The S&P has basically recovered from a terrible setback and so this is sort of a rebound rally. But pretty soon people have to start inquiring about the underlying strength in the economy. You cannot have a strong U.S. economy with 10% unemployment. It just cannot happen. The consumer is too important—70% of GDP—and if 10% are out of work, that psychologically weighs on the other 90%. They may have jobs, but they don't feel so good. There's an old joke, a recession is when your neighbor is out of work; a depression is when you're out of work. Well, the neighbors are all out of work now and that has a psychological impact.
TGR: You said earlier that the performance of your Top 10 is now 61% through July 31. Did you anticipate that level of return in the first six months?
JD: Nobody has a crystal ball. I expect gold to trade above $1,000 before the end of the year, but timing is the hardest thing to predict in this market. I knew we were way undervalued in the beginning of the year. One of our philosophies is to have 10 significant gold stocks. We don't cover any explorers, only producers or near-producers. People are always saying, well, what's your favorite stock and I usually counter that with, well, who's your favorite child? You don't know which stock will catch fire and that's why you have 10. In January I didn't know that Northgate Minerals Corp. (TSX:NGX) (NYSE.A:NXG) was going to triple to where it is now. Another Top 10, Golden Star Resources Ltd. (TSX:GSC), is almost up 200%. But the worst performer of the Top 10 has actually lost money. It's down around 15% in 2009. But last year it was the industry's biggest gainer. The stocks go through cycles and that's why you have 10 to make sure you're going to get some of the big winners.
TGR: Has most of the appreciation for the Top 10 for this year been realized?
JD: No, there's plenty to go. We continually reassess and raise our targets as goals are hit. Or, we lower them. We took a dollar off the target of one stock recently, but others have been raised in 2009 based upon things happening—mines coming into production, their future being clearer, higher gold price or a change in the gold-silver ratio, whatever. There are adjustments that you make as you go along to change your target. And when companies reach their target like Franco Nevada Corp. (FNV.TO) did earlier this year, we took them off—not because we have anything against Franco; it's a great company. We expect at some point we'll put it back on. But, our target was $27 and it reached it. That's what you do. Otherwise, what's the point in having a target?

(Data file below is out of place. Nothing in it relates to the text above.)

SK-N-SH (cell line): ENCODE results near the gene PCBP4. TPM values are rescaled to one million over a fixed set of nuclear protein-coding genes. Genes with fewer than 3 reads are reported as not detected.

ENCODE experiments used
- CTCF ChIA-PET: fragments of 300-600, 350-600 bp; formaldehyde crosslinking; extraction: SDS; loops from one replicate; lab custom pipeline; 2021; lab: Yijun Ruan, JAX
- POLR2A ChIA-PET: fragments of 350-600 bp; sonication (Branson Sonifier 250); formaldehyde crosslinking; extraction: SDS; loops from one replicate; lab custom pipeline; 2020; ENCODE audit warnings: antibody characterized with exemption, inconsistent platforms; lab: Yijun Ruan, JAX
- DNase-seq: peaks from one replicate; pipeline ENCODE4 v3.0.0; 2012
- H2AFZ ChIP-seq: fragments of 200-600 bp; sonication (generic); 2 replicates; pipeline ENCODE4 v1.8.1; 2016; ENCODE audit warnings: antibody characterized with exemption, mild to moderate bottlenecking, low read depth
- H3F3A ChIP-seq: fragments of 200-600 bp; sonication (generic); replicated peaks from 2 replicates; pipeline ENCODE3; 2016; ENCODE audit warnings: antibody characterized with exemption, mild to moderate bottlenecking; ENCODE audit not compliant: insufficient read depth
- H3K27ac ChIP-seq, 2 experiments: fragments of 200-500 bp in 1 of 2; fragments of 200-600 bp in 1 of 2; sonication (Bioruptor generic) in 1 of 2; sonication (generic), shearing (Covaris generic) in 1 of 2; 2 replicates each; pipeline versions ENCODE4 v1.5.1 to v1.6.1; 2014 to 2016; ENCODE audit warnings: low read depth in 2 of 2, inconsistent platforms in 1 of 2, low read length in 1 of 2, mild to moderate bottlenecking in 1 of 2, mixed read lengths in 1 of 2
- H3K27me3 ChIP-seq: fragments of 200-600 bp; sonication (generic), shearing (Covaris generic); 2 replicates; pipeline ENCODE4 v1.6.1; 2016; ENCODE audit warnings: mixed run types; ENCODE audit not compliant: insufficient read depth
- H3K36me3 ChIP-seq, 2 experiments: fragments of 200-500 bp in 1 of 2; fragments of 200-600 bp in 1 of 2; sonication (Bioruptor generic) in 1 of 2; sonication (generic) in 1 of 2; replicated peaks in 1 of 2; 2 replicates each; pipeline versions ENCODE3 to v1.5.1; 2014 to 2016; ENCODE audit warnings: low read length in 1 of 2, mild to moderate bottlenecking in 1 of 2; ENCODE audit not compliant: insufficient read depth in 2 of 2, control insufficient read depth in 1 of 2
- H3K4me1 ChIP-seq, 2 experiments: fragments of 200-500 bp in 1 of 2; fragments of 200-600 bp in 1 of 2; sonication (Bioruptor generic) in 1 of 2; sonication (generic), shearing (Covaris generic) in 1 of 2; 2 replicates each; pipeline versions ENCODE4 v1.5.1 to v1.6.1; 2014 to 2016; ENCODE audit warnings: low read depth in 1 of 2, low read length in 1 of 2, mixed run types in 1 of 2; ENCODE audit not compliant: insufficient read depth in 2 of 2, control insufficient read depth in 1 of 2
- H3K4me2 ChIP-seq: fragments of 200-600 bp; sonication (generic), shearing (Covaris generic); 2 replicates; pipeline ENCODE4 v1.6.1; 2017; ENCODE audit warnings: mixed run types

TGR: You select your Top 10 based on three major criteria: market cap per ounce of proven and probable reserves, market cap per ounce of production and operating cash flow multiples, all compared each other and industry averages. That sounds like a pretty straightforward way of seeing who's over-performing or under-performing based on those metrics. But there's got to be some other things you're looking at to select the Top 10.
JD: The overall premise is you're buying ounces of gold. When you buy a share of company stock, you're buying ounces of production, ounces of reserves, or the money it's making on the ounces it mines. That's what operating cash flow is—the difference between gold price and the company's cash cost per ounce times the number of ounces that it produces. I'm from New England and thrifty by nature. Since all ounces are the same, I want to buy those that are the cheapest. We search for values not yet recognized by Mr. Market. That's why we've been able to do well even in a flat gold price environment.
But, yes, you're right, we do look at other factors. We look at cash cost per ounce. What's the trend? Where are the mines located? What's the pipeline of the company look like? What new mines are coming online? Gold stock investors are like every other investor; they like growth and they like to see growth in the pipeline. So, to the extent that it's defined and you can see the mines being built or at the feasibility stage with the prospect of being built, all this is important in selection for the Top 10.
TGR: Do you find that there are certain factors about mining companies or gold companies, specifically, that the market consistently undervalues?
JD: The market does go through phases and, as the market assesses some segments as being fully valued, they start looking down the food chain, as it's called, and last to come along are the explorers. So the other sectors have to get up to full value and then maybe the explorers can catch fire.
The problem is picking an explorer because there's so many of them and so little data. We only analyze companies that have data and I recognize that explorers can give opportunities for some 10 baggers, but they also give a lot of opportunities for zero gain. I'm pretty happy hitting singles and doubles and triples. Over time our approach might get boring because we don't get a 10 bagger very often, but our Top 10 approach has beaten every gold index and every gold fund. There's a reason why other newsletters don't publish their portfolio results on an annual and an ongoing basis, and that's because they're not very good, in part due to recommending far too many stocks
TGR: Can you share with us some insights on some of your Top 10 companies and how they're doing?
JD: I'll talk about a few but I don't want to give away the whole store. Otherwise, why would anybody subscribe?
TGR: Back to Franco Nevada Corp.—they hit your target; you're resting on them for a while.
JD: Yes, hit the target, and we pulled back. The target was $27; it's pulled back to $24 or $25. As I said, there's nothing wrong with that company. There are two things we're waiting for. One is either the stock will pull back further or second, they'll spend some money. They've got $480 million in cash and I expect that they'll use that to buy a pretty good royalty. That may be the incentive to put it back in the Top 10. We'll see.
Another company we can talk about is Royal Gold Inc. (Nasdaq:RGLD), which was the best performer of 2008 in the whole gold arena, up 60%. It was Top 10 then and it's still a Top 10. Royal has come back around 15% and, basically, it's catching its breath. One of the biggest projects in gold mining is coming on line throughout this year and next and that's Goldcorp's (TSX:G) (NYSE:GG) Peñasquito mine. Royal Gold has a 2% royalty on that, which is like a 2% sales tax. So of the billion dollar a year in revenues the mine will generate, Royal's going to get 2%, or $20 million a year. There's about 40 million shares outstanding so that's about 50 cents a share right there, in addition to other good royalties.